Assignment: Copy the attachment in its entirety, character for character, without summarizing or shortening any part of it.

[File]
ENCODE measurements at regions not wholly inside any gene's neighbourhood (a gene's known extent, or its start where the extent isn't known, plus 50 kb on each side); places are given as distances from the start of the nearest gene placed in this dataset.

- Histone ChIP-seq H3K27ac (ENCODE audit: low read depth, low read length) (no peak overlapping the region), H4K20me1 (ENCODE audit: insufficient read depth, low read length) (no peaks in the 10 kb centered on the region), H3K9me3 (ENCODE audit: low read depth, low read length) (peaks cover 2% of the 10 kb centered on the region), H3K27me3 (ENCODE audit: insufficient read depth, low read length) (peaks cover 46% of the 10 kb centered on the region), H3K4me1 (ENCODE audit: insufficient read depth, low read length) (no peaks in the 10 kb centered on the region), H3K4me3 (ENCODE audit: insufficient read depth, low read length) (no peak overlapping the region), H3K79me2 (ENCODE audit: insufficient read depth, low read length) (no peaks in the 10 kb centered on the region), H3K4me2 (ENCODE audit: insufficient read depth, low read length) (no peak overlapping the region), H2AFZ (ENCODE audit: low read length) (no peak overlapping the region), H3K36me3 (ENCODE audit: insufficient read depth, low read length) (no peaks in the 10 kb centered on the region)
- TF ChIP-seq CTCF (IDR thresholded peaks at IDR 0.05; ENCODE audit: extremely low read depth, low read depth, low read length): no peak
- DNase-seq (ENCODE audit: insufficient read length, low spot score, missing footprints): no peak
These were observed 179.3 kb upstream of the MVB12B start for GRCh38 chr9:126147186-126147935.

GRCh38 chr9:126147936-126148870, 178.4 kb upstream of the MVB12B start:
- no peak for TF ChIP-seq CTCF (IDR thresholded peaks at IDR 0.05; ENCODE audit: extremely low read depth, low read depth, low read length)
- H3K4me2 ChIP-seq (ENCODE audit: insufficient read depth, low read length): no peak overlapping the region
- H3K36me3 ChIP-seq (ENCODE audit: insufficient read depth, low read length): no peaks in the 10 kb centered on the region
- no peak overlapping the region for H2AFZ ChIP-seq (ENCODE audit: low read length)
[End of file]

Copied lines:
ENCODE measurements at regions not wholly inside any gene's neighbourhood (a gene's known extent, or its start where the extent isn't known, plus 50 kb on each side); places are given as distances from the start of the nearest gene placed in this dataset.

- Histone ChIP-seq H3K27ac (ENCODE audit: low read depth, low read length) (no peak overlapping the region), H4K20me1 (ENCODE audit: insufficient read depth, low read length) (no peaks in the 10 kb centered on the region), H3K9me3 (ENCODE audit: low read depth, low read length) (peaks cover 2% of the 10 kb centered on the region), H3K27me3 (ENCODE audit: insufficient read depth, low read length) (peaks cover 46% of the 10 kb centered on the region), H3K4me1 (ENCODE audit: insufficient read depth, low read length) (no peaks in the 10 kb centered on the region), H3K4me3 (ENCODE audit: insufficient read depth, low read length) (no peak overlapping the region), H3K79me2 (ENCODE audit: insufficient read depth, low read length) (no peaks in the 10 kb centered on the region), H3K4me2 (ENCODE audit: insufficient read depth, low read length) (no peak overlapping the region), H2AFZ (ENCODE audit: low read length) (no peak overlapping the region), H3K36me3 (ENCODE audit: insufficient read depth, low read length) (no peaks in the 10 kb centered on the region)
- TF ChIP-seq CTCF (IDR thresholded peaks at IDR 0.05; ENCODE audit: extremely low read depth, low read depth, low read length): no peak
- DNase-seq (ENCODE audit: insufficient read length, low spot score, missing footprints): no peak
These were observed 179.3 kb upstream of the MVB12B start for GRCh38 chr9:126147186-126147935.

GRCh38 chr9:126147936-126148870, 178.4 kb upstream of the MVB12B start:
- no peak for TF ChIP-seq CTCF (IDR thresholded peaks at IDR 0.05; ENCODE audit: extremely low read depth, low read depth, low read length)
- H3K4me2 ChIP-seq (ENCODE audit: insufficient read depth, low read length): no peak overlapping the region
- H3K36me3 ChIP-seq (ENCODE audit: insufficient read depth, low read length): no peaks in the 10 kb centered on the region
- no peak overlapping the region for H2AFZ ChIP-seq (ENCODE audit: low read length)